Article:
When it comes to a Missouri divorce, a wife does not have special property rights compared to their spouse. Under the law, there is no priority for wives over husbands when it comes to things like property division or spousal support.
Every case is different, and each divorce is considered on its merits. For that reason, there is no simple way to determine what a wife is entitled to in a Missouri divorce. To ensure you are treated fairly, it is important to seek out legal counsel.
The J. Rench Law Firm, LLC is ready to serve as your advocate during your divorce case. We believe you are entitled to be treated fairly during this process, and we will fight for your rights along the way. Call right away to get started.
A wife is entitled to their equitable share of marital property, which is described in state law at Mo. Rev. Stat. § 452.330 (2). According to the statute, marital property includes all property obtained by a spouse during the marriage except for:
- Property acquired by gift, bequest, devise, or descent;
- Property acquired in exchange for property acquired prior to the marriage or in exchange for property acquired by gift, bequest, devise, or descent;
- Property acquired by a spouse after a decree of legal separation;
- Property excluded by valid written agreement of the parties; and
- The increase in value of property acquired prior to the marriage or pursuant to subdivisions (1) to (4) of this subsection, unless marital assets including labor, have contributed to such increases and then only to the extent of such contributions.
Not all of the property owned by a married person is marital property. Some property is considered to be individual, which means that it is owned exclusively by one spouse or the other. Often, this is property that is brough into the marriage by one of the spouses.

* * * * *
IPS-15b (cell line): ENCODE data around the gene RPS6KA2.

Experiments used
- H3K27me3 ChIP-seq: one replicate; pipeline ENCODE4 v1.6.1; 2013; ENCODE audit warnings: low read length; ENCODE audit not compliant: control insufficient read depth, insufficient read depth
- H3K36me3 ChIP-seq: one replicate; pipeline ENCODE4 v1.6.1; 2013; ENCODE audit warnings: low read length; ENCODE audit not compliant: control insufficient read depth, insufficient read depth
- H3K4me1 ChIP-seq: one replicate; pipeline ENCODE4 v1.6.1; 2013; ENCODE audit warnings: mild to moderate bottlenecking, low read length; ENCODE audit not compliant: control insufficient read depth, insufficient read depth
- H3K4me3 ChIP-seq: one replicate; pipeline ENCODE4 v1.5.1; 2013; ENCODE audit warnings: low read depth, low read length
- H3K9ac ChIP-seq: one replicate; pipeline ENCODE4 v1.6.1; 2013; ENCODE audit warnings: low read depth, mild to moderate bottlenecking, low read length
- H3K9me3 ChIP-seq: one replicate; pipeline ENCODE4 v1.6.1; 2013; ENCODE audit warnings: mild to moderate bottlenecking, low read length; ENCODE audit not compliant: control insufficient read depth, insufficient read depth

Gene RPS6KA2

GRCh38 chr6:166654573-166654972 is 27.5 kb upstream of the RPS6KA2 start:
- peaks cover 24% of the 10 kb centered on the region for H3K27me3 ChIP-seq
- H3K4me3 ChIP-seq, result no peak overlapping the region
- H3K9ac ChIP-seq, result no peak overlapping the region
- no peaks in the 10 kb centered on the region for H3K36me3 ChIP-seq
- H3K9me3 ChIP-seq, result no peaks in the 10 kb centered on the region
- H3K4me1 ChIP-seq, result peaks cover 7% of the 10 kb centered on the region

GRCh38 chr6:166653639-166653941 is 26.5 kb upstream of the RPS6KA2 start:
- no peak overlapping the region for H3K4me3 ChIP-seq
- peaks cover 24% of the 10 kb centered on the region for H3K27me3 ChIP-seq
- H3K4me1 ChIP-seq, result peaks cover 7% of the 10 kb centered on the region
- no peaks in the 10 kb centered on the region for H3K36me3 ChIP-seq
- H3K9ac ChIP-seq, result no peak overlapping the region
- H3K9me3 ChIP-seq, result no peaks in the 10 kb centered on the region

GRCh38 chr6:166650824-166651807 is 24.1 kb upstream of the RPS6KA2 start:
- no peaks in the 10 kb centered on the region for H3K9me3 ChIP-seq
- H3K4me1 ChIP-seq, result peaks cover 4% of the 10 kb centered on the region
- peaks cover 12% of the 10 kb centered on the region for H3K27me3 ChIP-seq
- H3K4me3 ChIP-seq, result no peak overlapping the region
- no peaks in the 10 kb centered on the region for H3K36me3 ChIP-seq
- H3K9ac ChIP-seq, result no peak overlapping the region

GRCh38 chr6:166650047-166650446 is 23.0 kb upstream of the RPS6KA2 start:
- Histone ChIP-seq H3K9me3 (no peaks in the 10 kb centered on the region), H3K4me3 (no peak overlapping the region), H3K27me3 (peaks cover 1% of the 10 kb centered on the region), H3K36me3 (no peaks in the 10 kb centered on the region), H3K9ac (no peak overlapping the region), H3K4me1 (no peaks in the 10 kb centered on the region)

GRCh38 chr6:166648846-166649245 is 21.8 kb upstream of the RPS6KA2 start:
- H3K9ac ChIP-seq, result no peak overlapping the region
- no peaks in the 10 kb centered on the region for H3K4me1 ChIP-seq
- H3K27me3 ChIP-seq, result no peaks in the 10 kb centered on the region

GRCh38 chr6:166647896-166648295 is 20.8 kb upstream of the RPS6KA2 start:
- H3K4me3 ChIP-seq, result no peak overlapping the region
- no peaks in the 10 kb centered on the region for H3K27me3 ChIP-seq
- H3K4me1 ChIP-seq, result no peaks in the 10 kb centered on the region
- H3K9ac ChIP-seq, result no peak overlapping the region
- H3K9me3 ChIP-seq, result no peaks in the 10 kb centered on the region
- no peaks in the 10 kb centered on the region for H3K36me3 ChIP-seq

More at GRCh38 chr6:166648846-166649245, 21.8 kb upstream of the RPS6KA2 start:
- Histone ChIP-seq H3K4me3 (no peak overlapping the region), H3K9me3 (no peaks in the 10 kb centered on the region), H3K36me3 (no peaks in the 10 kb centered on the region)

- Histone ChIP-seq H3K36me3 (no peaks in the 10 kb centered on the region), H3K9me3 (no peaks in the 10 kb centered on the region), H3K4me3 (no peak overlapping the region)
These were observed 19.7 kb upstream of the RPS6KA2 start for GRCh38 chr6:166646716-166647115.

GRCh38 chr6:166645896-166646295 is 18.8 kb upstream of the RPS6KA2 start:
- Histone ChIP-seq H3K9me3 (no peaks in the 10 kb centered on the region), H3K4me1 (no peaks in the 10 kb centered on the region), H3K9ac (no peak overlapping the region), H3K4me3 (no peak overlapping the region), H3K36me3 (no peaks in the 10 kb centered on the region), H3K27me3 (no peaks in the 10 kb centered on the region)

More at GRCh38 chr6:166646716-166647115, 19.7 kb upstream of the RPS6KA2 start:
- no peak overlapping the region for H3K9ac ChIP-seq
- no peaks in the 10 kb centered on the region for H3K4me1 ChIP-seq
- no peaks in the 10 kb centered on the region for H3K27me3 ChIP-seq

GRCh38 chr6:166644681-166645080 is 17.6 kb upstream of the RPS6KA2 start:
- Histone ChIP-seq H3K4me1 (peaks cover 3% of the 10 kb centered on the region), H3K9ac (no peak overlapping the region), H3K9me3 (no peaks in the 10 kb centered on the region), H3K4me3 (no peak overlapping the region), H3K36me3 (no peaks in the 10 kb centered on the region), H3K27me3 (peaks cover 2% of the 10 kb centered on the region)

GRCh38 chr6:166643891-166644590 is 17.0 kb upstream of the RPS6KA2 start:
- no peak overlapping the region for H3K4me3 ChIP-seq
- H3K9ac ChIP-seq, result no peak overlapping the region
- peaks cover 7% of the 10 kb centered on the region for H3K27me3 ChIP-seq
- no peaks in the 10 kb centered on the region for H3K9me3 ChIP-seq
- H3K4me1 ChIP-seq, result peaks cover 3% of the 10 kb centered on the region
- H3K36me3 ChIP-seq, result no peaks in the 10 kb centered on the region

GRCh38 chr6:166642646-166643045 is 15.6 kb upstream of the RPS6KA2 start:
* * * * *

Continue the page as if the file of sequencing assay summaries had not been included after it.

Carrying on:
Individual property could also be obtained during the course of the marriage. However, the circumstances where property obtained during the marriage are limited. Some examples include the proceeds of a personal injury settlement or a family inheritance.
The distinction between individual and marital property is important. While a judge has the ability to distribute marital assets during a divorce, that is not the case with individual property.
How is Marital Property Divided in Missouri
A wife—just like her spouse—is entitled to have their marital property divided in a just way by the court. This means there is no requirement that the judge divide all marital property evenly between the spouses. Instead, they have the power to distribute marital assets in a just manner, even if that means one side gets more than the other. There are limits on how these assets can be distributed, however. Some of the factors a judge must consider when dividing property include:
- The economic circumstances of each spouse at the time the division of property is to become effective, including the desirability of awarding the family home or the right to live therein for reasonable periods to the spouse having custody of any children;
- The contribution of each spouse to the acquisition of the marital property, including the contribution of a spouse as homemaker;
- The value of the nonmarital property set apart to each spouse;
- The conduct of the parties during the marriage; and
- Custodial arrangements for minor children.
Talk to an Attorney About Your Rights During Divorce in Missouri
While you might not be entitled to a specific outcome in a Missouri divorce, you could secure a fair division of assets that sets you up for success in the future. Of course, both sides could have very different ideas regarding what is fair.
The J. Rench Law Firm, LLC has extensive experience fighting for spouses during divorce proceedings. If you are ready to protect your rights and pursue a fair outcome in your case, contact us right away for your initial consultation.